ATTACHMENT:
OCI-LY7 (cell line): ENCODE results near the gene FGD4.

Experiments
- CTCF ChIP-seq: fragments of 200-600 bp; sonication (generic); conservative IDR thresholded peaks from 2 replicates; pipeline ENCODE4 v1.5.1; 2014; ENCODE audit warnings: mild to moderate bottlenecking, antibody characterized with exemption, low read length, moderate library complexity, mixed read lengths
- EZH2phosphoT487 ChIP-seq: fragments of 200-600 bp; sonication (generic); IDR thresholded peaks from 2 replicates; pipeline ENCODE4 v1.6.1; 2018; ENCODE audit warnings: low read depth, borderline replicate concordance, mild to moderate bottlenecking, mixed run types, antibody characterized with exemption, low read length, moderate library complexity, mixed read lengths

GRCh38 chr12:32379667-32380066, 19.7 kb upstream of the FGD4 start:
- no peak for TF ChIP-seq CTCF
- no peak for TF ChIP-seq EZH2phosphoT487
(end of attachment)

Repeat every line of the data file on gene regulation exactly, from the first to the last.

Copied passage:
OCI-LY7 (cell line): ENCODE results near the gene FGD4.

Experiments
- CTCF ChIP-seq: fragments of 200-600 bp; sonication (generic); conservative IDR thresholded peaks from 2 replicates; pipeline ENCODE4 v1.5.1; 2014; ENCODE audit warnings: mild to moderate bottlenecking, antibody characterized with exemption, low read length, moderate library complexity, mixed read lengths
- EZH2phosphoT487 ChIP-seq: fragments of 200-600 bp; sonication (generic); IDR thresholded peaks from 2 replicates; pipeline ENCODE4 v1.6.1; 2018; ENCODE audit warnings: low read depth, borderline replicate concordance, mild to moderate bottlenecking, mixed run types, antibody characterized with exemption, low read length, moderate library complexity, mixed read lengths

GRCh38 chr12:32379667-32380066, 19.7 kb upstream of the FGD4 start:
- no peak for TF ChIP-seq CTCF
- no peak for TF ChIP-seq EZH2phosphoT487